• *To avoid over-packing the flours, fluff them up a bit before spooning into the measuring cup and leveling off with the straight edge of a knife. This is especially helpful with the coconut flour, which is a particularly absorbent flour. Also, because the properties of coconut flour are unique, equivalent substitutions of alternate flours tend to be unreliable.
  • **It’s helpful to bring the eggs and any other refrigerated ingredients to room temperature in order to prevent the coconut oil from solidifying upon contact with them. If this does happen, warm in 10-20 second bursts in the microwave—just enough to re-melt the oil without cooking the eggs. Tip 1: To quickly bring eggs to room temperature, place them in a bowl of warm water for 5 minutes. Tip 2: A large is equal to approximately 1/4 cup or 2 ounces. If your eggs are on the smaller side, you can add extra egg white to equal a total of 3/4 cup or 6 ounces of eggs for this recipe. That will ensure a proper ratio of wet to dry ingredients.
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    1. Ann Post author

      Hi Cynthia, You could likely replace all of the almond flour with the whole wheat pastry flour or replace in combination with oat flour. Substituting the coconut flour is a little more complex, as this is a unique flour. My recommendation would be to only sub the almond flour, but if you need to eliminate the coconut flour also, you could experiment with a combination of the wheat flour and oat flour but using a total of 1-3/4 to 2 cups and reducing the eggs to one or two. I haven’t tried so I can’t vouch for it, but this is where I’d start if I were to experiment with the recipe. If you try, I’d love to know how you make out!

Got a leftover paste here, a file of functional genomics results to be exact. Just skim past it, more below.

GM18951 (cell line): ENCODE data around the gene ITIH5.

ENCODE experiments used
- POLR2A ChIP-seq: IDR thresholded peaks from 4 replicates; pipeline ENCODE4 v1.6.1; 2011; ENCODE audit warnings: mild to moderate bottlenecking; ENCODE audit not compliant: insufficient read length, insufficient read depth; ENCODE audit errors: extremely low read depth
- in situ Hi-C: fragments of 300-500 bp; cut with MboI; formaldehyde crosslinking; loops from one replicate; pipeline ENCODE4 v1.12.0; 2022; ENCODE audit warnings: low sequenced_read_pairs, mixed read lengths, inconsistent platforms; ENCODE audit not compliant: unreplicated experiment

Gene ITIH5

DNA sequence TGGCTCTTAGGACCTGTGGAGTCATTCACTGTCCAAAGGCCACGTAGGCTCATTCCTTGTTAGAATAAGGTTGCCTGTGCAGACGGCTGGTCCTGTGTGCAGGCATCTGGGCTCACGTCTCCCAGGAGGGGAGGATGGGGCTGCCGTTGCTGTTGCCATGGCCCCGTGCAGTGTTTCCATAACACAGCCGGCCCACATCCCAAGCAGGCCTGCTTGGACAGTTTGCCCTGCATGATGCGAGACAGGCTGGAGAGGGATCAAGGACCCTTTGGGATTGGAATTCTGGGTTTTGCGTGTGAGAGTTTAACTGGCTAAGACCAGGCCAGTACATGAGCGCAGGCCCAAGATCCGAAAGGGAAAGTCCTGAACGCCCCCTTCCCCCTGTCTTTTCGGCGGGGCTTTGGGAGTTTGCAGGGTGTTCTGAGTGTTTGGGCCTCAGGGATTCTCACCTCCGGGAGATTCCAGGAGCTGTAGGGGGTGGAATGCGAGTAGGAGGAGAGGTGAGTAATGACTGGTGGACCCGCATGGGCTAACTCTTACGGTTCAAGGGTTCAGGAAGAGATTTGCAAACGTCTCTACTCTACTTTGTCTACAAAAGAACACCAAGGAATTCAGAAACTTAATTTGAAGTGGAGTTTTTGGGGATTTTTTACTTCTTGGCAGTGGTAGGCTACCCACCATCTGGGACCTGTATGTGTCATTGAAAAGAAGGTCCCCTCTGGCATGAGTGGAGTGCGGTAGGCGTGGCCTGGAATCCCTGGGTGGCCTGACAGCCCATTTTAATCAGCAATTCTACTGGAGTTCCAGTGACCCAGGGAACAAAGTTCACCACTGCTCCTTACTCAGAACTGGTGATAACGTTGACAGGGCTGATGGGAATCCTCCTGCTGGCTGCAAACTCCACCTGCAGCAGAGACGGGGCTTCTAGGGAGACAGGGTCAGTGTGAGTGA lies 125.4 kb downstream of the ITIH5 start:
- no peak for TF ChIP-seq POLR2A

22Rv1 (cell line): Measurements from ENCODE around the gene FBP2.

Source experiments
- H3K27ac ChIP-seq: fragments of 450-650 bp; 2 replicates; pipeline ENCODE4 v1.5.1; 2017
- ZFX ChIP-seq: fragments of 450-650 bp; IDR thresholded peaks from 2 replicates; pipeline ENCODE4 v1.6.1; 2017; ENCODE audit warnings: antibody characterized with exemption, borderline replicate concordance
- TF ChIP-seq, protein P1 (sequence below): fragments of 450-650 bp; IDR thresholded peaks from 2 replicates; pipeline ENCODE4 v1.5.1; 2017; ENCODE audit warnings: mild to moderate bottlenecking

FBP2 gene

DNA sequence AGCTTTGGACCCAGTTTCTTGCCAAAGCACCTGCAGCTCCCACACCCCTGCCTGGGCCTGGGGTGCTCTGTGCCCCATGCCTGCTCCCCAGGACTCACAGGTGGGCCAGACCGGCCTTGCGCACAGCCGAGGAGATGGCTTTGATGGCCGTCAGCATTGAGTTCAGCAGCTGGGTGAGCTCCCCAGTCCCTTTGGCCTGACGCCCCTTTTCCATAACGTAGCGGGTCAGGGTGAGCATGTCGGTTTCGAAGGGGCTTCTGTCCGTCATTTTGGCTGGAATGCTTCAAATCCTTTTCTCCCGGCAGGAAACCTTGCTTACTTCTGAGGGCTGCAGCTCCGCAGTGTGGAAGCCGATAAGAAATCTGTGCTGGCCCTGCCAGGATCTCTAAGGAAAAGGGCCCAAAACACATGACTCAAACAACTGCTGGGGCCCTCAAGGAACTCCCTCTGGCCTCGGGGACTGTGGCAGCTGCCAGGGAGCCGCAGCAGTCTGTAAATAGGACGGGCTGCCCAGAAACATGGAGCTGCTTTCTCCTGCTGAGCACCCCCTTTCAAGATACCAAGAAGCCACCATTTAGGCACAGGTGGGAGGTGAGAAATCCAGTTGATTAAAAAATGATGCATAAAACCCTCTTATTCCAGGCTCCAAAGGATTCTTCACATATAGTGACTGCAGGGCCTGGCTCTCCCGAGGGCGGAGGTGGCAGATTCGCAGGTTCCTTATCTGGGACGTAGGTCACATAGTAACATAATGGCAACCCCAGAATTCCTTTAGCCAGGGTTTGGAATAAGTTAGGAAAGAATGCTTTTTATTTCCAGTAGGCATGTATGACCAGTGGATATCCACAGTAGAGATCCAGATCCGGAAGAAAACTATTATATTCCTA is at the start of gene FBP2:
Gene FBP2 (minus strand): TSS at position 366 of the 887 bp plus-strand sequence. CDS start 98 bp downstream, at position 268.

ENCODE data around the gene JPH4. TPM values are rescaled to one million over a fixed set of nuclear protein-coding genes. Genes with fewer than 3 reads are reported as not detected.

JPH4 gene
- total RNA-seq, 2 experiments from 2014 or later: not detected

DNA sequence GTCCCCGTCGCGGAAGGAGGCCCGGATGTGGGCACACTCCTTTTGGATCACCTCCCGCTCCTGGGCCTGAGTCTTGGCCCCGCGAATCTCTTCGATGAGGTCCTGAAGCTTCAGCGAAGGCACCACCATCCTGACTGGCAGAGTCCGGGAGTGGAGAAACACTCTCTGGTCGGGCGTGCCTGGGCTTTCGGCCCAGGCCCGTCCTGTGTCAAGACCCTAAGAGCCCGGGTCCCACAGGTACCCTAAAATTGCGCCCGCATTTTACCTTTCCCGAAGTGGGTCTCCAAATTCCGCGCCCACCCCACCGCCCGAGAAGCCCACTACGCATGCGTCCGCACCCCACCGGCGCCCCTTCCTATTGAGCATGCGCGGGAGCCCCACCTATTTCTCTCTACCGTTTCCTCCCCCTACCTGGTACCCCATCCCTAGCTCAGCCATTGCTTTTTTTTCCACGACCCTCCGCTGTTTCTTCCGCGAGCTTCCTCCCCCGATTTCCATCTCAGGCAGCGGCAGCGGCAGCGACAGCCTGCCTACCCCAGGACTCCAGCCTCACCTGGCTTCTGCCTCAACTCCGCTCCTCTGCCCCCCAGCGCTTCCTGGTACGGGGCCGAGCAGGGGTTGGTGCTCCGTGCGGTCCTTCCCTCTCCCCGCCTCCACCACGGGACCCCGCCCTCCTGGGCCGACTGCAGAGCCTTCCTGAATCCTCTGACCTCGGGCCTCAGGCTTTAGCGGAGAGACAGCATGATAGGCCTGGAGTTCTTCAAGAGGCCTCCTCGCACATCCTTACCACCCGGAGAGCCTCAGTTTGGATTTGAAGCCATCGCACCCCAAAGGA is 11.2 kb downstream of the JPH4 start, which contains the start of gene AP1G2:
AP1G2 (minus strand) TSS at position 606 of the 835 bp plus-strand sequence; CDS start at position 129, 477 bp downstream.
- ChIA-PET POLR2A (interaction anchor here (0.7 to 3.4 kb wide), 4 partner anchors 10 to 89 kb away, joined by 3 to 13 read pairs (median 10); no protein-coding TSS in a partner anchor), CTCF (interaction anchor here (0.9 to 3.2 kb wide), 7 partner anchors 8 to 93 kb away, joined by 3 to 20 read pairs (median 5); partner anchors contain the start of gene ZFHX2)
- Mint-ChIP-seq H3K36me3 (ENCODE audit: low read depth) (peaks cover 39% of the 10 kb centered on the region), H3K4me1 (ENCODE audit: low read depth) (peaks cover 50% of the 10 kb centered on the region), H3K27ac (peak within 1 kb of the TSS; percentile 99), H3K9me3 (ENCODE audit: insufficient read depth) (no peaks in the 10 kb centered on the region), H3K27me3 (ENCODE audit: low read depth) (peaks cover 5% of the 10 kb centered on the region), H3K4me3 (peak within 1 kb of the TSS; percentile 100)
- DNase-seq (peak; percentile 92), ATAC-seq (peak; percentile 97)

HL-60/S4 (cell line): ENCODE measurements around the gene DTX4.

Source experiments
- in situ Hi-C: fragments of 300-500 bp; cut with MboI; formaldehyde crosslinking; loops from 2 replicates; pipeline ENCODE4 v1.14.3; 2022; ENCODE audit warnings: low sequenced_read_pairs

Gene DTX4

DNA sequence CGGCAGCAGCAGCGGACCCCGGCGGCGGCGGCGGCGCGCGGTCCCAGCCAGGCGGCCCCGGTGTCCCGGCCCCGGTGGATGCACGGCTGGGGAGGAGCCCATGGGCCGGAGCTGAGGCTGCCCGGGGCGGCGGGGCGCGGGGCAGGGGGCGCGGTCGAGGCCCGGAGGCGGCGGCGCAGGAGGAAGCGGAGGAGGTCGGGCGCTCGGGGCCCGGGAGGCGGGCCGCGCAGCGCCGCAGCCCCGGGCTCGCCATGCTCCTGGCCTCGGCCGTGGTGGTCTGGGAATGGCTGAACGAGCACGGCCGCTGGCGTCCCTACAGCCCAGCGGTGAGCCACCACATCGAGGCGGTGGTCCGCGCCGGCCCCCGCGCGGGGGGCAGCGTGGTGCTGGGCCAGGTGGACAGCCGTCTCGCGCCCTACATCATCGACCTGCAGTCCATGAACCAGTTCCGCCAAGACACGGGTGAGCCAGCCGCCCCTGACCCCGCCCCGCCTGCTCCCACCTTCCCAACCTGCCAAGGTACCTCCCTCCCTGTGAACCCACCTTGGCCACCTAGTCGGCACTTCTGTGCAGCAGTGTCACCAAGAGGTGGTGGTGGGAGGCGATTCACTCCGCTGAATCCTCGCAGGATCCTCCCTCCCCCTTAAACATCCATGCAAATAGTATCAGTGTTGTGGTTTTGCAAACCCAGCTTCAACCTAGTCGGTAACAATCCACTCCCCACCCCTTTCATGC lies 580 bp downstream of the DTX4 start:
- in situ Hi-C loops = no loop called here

1. Ellen Post author

    This is the most tender, scrumptious pan of yumminess I’ve had in ages. I had two pieces left when we went away for a few days. Ate the remainder yesterday morning–a week old by that point–and it was still fantastic. (I did cover the pan with Saran wrap and keep it in the fridge.) Making more today!

  2. Gail

    I have a question. I have never bought almond flour before. Looking for it at Giant today and all they had was almond flour meal. Is this the same as just almond flour?

    1. Ann Post author

      Almond flour tends to be slightly finer than almond meal–and the latter often includes some of the skin, hence the darker brown flecks. I haven’t used almond meal in this recipe, although it should work well. The end result may simply be slightly more hearty or rustic in appearance. I hope that helps!

  3. Kate

    Do you have any suggestions for the *best* egg substitute for this particular recipe? It looks fantastic, I just want to veganize it. Thanks!!

    1. Ann Post author

      I have not made this recipe with an egg substitute. That said, I have used the “neat” egg in a variety of other recipes with excellent results. If you try, I’d love to know how you make out!

  4. Mary Lou Keller

    Hi there Ann! This looks so yummy! Do you have an idea of serving size/how many servings? I want to put this in WW recipe builder to see what the Smart Points would be!

    Hope you are doing well!

    1. Ann Post author

      Hi Mary Lou! I gave it a yield of 8-10 servings. The photo shows what one of nine servings looks like. Coincidently, I just cut into a fresh batch this morning, and I quartered it and then cut the quarters in half diagonally. This method of cutting made it feel like we all got a really big piece! So good to “hear” from you and hope you enjoy!